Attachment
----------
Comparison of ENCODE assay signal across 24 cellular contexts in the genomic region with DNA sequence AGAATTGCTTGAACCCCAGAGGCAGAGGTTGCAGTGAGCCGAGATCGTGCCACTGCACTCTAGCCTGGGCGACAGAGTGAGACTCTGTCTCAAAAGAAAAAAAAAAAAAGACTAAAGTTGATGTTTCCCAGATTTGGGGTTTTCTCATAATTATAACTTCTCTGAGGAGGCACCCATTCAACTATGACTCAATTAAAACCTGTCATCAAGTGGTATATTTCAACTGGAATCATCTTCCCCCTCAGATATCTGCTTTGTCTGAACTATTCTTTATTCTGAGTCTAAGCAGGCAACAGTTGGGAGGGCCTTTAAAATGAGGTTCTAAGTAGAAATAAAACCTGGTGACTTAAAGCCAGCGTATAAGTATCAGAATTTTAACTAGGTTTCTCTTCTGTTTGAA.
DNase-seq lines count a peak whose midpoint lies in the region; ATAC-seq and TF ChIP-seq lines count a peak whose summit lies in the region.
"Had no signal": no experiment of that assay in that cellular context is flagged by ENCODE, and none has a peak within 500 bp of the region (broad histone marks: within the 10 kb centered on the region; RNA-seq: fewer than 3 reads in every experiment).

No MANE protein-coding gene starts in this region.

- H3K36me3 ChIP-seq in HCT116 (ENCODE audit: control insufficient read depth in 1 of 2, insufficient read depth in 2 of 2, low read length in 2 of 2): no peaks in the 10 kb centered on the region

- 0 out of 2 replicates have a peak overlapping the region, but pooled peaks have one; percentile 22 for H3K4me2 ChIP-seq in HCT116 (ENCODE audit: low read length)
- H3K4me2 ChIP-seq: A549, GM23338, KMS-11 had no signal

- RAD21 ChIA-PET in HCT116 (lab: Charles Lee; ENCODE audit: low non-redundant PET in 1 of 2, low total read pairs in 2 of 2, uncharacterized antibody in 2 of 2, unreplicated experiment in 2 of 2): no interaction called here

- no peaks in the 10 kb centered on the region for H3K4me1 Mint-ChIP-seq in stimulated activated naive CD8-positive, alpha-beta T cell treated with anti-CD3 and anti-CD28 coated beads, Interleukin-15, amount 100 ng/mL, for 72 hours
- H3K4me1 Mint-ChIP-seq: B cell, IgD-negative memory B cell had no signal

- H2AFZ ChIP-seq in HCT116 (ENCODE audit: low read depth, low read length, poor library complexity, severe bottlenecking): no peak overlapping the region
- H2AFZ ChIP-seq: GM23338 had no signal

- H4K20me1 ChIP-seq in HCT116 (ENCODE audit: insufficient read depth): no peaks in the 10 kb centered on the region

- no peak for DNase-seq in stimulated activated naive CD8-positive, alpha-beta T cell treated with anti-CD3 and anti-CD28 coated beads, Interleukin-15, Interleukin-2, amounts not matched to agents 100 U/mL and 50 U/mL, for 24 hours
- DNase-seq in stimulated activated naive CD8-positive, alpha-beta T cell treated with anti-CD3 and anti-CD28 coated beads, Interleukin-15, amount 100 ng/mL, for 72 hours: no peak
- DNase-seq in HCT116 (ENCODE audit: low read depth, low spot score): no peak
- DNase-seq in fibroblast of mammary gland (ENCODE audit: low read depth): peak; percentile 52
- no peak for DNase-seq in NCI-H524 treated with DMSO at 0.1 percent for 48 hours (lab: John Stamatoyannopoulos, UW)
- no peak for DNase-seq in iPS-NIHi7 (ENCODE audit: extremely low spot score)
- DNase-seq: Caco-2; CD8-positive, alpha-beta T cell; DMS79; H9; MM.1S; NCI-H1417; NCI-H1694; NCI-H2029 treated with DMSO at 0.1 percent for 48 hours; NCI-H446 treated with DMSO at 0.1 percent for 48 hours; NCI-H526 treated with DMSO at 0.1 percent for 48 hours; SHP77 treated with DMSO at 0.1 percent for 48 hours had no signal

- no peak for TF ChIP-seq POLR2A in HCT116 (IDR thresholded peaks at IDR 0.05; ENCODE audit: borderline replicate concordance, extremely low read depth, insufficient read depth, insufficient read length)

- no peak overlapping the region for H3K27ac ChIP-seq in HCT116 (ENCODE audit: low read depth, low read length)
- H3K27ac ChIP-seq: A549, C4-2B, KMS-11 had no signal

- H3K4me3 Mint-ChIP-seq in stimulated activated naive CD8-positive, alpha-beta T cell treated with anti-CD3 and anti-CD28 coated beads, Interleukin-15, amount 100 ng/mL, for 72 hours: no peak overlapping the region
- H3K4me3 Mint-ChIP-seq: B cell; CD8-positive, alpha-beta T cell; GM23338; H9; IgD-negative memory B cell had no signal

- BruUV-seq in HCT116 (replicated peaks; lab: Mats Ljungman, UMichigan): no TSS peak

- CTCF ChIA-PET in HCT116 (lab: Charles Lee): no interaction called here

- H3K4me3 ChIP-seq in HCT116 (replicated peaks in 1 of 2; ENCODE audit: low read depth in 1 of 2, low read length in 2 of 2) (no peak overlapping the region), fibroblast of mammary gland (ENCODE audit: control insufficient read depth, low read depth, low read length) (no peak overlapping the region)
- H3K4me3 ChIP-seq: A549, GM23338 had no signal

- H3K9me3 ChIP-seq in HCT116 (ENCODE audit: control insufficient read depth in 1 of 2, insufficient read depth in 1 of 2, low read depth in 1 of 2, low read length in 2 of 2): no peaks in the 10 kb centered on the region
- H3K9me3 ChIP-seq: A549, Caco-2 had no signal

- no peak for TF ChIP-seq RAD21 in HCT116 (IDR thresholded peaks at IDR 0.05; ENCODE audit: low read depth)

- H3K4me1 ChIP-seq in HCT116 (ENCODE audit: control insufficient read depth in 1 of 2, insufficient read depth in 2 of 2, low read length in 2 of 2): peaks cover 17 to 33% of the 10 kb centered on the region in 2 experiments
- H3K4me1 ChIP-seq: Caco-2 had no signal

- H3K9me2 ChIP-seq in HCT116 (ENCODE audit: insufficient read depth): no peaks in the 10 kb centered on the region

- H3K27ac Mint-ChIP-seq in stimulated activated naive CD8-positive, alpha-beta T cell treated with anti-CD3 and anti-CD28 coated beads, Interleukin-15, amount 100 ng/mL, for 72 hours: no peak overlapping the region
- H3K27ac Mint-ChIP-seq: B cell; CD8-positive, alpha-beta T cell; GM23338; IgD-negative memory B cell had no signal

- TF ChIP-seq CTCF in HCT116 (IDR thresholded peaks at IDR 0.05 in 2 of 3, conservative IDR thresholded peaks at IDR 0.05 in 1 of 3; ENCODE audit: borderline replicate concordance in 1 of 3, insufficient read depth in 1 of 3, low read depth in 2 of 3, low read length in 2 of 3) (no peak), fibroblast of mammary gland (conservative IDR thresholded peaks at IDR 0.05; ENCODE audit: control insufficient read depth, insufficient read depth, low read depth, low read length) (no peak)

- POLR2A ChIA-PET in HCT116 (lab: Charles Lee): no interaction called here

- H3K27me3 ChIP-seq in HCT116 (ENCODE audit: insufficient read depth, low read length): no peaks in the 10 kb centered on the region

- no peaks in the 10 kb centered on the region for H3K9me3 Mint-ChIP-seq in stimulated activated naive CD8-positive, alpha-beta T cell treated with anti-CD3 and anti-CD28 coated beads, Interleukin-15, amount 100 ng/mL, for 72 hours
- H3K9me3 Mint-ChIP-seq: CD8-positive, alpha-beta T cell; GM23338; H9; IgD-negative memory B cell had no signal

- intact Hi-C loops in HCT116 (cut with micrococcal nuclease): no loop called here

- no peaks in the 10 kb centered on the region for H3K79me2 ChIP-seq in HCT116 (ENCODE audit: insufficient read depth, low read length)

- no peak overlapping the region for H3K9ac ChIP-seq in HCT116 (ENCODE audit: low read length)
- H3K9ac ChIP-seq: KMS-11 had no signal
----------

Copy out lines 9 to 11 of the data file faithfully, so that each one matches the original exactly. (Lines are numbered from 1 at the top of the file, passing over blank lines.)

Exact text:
- no peaks in the 10 kb centered on the region for H3K4me1 Mint-ChIP-seq in stimulated activated naive CD8-positive, alpha-beta T cell treated with anti-CD3 and anti-CD28 coated beads, Interleukin-15, amount 100 ng/mL, for 72 hours
- H3K4me1 Mint-ChIP-seq: B cell, IgD-negative memory B cell had no signal

- H2AFZ ChIP-seq in HCT116 (ENCODE audit: low read depth, low read length, poor library complexity, severe bottlenecking): no peak overlapping the region